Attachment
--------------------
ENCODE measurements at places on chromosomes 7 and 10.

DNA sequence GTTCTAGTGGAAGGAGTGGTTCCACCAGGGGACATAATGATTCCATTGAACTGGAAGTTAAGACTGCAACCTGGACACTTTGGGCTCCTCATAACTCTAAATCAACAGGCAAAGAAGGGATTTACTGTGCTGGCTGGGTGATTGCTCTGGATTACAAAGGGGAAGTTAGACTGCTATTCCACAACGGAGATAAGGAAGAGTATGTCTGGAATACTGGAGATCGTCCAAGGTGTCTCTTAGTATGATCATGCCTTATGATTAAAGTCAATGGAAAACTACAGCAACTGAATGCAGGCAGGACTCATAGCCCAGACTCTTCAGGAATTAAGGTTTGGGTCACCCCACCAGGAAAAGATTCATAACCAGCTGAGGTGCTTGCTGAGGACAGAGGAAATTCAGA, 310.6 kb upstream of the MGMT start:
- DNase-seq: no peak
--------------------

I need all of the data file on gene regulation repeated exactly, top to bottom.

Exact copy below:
ENCODE measurements at places on chromosomes 7 and 10.

DNA sequence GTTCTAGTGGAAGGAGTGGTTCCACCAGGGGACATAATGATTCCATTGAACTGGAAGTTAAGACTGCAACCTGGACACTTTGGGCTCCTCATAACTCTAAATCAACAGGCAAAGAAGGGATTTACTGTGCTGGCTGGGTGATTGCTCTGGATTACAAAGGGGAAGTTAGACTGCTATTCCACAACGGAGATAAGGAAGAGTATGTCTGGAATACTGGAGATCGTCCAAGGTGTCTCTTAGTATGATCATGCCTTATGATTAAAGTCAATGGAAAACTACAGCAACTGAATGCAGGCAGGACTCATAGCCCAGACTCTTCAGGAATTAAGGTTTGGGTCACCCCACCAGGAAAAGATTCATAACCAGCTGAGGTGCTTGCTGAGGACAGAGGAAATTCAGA, 310.6 kb upstream of the MGMT start:
- DNase-seq: no peak